June 1-3, 2022 | Virtual
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I'm not sure that I'd reference this as a "new" framework any more as this research work is more than a decade old.
I would agree that the old model of a purely directive PMO is unlikely to be a good fit with most contexts. Rather, having PMOs as a catalyst for improving value delivery which implies significant interactions across all aspects of a value stream is more sustainable.
you are reading a lot of good books, looking at your posts here, and certainly Aubry/Hobbs are significant research authors for project management which I can recommend.
As to the suggested old and new role of a PMO, I do not see this in reality. Building my first PMO from 1995, it already was fully embedded in the governance structure and active part of the human network and also decision making structures. How else could it produce value? Same applies to my last PMO built 4 years ago.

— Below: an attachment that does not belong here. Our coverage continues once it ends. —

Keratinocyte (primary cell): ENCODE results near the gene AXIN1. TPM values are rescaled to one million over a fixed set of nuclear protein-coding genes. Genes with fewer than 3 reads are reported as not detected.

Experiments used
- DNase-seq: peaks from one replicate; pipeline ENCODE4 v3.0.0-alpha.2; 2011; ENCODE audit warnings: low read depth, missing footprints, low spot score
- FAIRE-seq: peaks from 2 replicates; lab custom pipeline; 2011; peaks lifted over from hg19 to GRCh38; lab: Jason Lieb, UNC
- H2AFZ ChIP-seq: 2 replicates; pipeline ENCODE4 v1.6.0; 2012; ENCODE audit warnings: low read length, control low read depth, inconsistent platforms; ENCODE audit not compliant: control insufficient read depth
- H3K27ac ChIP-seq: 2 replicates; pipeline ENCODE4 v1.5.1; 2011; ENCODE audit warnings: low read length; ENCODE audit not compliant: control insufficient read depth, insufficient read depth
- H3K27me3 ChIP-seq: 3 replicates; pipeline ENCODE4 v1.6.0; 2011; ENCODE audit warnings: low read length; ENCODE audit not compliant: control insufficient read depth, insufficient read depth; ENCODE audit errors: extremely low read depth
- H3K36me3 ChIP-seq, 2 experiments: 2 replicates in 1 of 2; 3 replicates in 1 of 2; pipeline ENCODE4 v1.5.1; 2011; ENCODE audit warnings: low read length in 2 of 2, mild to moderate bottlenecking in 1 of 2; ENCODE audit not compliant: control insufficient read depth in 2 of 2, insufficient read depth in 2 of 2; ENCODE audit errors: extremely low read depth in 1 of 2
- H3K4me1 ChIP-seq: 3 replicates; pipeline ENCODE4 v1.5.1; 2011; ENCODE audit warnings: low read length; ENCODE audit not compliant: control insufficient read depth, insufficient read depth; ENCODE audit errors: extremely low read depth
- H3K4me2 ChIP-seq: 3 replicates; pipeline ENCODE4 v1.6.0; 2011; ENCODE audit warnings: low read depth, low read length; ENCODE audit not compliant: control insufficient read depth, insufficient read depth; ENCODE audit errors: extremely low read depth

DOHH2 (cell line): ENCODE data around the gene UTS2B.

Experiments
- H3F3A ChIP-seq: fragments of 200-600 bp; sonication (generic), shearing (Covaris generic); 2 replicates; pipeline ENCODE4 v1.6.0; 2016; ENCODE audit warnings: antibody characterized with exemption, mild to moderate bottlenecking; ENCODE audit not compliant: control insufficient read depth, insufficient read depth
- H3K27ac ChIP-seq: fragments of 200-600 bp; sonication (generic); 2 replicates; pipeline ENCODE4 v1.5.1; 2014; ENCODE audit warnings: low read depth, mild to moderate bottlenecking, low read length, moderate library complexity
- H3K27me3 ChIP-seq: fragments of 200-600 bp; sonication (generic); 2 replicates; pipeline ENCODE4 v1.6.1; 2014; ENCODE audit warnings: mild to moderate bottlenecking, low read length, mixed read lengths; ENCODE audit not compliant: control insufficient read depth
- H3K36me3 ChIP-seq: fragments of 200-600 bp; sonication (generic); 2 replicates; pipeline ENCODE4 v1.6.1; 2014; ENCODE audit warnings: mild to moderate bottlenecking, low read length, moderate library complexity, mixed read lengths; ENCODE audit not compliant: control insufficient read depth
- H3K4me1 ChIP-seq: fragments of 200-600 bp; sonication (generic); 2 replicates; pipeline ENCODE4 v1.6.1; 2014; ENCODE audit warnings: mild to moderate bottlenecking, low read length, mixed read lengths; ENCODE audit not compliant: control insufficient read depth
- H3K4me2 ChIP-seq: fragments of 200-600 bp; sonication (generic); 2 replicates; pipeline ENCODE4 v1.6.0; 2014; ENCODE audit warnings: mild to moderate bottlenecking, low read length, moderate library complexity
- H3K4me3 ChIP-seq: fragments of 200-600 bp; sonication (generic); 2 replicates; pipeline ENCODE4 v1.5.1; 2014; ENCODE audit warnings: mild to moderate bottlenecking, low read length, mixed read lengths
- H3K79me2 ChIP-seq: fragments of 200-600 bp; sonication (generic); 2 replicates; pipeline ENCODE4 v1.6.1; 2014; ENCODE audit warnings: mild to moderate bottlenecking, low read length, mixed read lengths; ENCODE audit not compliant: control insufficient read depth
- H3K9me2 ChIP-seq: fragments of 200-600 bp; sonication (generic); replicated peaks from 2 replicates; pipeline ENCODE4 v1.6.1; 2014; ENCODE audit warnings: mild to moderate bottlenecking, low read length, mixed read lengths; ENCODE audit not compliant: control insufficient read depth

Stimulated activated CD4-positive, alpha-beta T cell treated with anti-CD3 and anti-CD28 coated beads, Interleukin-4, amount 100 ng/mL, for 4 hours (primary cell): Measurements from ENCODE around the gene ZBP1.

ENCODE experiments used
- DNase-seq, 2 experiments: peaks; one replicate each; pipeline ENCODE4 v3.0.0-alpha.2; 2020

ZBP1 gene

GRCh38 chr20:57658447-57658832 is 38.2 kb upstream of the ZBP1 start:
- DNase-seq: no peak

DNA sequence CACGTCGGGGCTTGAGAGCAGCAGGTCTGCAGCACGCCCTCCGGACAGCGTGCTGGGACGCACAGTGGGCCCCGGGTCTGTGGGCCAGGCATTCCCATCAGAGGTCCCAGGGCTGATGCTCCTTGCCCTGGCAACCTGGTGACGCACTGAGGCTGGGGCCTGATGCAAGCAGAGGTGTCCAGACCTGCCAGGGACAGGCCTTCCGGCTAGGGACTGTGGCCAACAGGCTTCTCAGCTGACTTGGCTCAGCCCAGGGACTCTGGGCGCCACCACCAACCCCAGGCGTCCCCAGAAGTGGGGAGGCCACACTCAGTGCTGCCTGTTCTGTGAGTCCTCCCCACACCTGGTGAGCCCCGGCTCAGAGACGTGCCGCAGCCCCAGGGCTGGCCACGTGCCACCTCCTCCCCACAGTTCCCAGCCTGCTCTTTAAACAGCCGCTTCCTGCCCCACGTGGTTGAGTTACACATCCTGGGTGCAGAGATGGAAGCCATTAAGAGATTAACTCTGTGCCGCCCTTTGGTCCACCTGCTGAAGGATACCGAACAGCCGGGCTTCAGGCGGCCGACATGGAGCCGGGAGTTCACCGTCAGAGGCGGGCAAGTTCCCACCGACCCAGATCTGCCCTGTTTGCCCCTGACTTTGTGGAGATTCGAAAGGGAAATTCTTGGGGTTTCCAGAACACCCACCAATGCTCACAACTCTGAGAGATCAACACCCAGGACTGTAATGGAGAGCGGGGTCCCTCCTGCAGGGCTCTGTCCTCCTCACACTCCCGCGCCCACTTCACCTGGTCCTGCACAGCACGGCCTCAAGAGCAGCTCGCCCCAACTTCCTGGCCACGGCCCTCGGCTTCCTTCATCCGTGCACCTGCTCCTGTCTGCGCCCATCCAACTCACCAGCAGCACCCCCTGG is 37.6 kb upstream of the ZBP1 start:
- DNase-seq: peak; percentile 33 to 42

I recommend as one of the first books on PMOs, by David Frame, 'The Project Office', from 1997, where you also find this stance. You will see not much has changed for PMOs in 25 years.
I agree with Kiron.
We live in an age where technology changes so quickly that we believe our thinking has changed at the same pace. For those who think agile is only twenty years old, I suggest you read A Passion for Excellence, by Peter Drucker and Nancy Austin.
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